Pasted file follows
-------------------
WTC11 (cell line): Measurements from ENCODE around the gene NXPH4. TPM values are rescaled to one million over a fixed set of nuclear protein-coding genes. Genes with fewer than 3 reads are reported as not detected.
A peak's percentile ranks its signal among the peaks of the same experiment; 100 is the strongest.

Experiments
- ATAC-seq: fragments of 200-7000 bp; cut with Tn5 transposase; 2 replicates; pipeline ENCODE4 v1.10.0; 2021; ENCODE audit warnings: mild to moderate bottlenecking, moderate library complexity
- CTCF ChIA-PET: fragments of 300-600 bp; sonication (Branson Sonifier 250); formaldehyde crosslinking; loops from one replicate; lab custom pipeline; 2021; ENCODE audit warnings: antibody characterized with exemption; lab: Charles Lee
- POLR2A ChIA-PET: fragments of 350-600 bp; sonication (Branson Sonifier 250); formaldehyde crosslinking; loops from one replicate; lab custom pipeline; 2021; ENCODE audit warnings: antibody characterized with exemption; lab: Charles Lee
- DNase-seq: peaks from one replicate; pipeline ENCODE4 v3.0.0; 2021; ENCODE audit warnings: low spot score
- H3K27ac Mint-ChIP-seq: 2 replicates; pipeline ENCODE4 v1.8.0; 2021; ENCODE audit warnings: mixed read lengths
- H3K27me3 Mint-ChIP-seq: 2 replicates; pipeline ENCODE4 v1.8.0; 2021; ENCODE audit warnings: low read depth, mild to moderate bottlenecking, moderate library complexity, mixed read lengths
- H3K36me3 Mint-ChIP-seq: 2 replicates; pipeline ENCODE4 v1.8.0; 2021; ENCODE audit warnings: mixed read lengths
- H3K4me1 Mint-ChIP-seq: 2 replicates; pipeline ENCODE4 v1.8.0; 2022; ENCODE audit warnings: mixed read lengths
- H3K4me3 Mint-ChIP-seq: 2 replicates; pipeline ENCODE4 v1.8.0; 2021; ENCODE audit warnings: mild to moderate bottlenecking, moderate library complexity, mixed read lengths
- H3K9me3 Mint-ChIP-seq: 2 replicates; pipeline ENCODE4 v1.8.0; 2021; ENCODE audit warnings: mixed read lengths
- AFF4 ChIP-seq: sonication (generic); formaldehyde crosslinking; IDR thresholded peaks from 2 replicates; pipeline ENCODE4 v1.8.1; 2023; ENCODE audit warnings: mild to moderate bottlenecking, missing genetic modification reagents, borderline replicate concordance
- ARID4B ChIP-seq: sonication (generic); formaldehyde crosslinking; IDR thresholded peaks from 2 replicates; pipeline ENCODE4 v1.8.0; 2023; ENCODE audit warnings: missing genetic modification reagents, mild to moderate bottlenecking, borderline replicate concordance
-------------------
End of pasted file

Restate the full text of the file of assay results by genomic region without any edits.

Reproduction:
WTC11 (cell line): Measurements from ENCODE around the gene NXPH4. TPM values are rescaled to one million over a fixed set of nuclear protein-coding genes. Genes with fewer than 3 reads are reported as not detected.
A peak's percentile ranks its signal among the peaks of the same experiment; 100 is the strongest.

Experiments
- ATAC-seq: fragments of 200-7000 bp; cut with Tn5 transposase; 2 replicates; pipeline ENCODE4 v1.10.0; 2021; ENCODE audit warnings: mild to moderate bottlenecking, moderate library complexity
- CTCF ChIA-PET: fragments of 300-600 bp; sonication (Branson Sonifier 250); formaldehyde crosslinking; loops from one replicate; lab custom pipeline; 2021; ENCODE audit warnings: antibody characterized with exemption; lab: Charles Lee
- POLR2A ChIA-PET: fragments of 350-600 bp; sonication (Branson Sonifier 250); formaldehyde crosslinking; loops from one replicate; lab custom pipeline; 2021; ENCODE audit warnings: antibody characterized with exemption; lab: Charles Lee
- DNase-seq: peaks from one replicate; pipeline ENCODE4 v3.0.0; 2021; ENCODE audit warnings: low spot score
- H3K27ac Mint-ChIP-seq: 2 replicates; pipeline ENCODE4 v1.8.0; 2021; ENCODE audit warnings: mixed read lengths
- H3K27me3 Mint-ChIP-seq: 2 replicates; pipeline ENCODE4 v1.8.0; 2021; ENCODE audit warnings: low read depth, mild to moderate bottlenecking, moderate library complexity, mixed read lengths
- H3K36me3 Mint-ChIP-seq: 2 replicates; pipeline ENCODE4 v1.8.0; 2021; ENCODE audit warnings: mixed read lengths
- H3K4me1 Mint-ChIP-seq: 2 replicates; pipeline ENCODE4 v1.8.0; 2022; ENCODE audit warnings: mixed read lengths
- H3K4me3 Mint-ChIP-seq: 2 replicates; pipeline ENCODE4 v1.8.0; 2021; ENCODE audit warnings: mild to moderate bottlenecking, moderate library complexity, mixed read lengths
- H3K9me3 Mint-ChIP-seq: 2 replicates; pipeline ENCODE4 v1.8.0; 2021; ENCODE audit warnings: mixed read lengths
- AFF4 ChIP-seq: sonication (generic); formaldehyde crosslinking; IDR thresholded peaks from 2 replicates; pipeline ENCODE4 v1.8.1; 2023; ENCODE audit warnings: mild to moderate bottlenecking, missing genetic modification reagents, borderline replicate concordance
- ARID4B ChIP-seq: sonication (generic); formaldehyde crosslinking; IDR thresholded peaks from 2 replicates; pipeline ENCODE4 v1.8.0; 2023; ENCODE audit warnings: missing genetic modification reagents, mild to moderate bottlenecking, borderline replicate concordance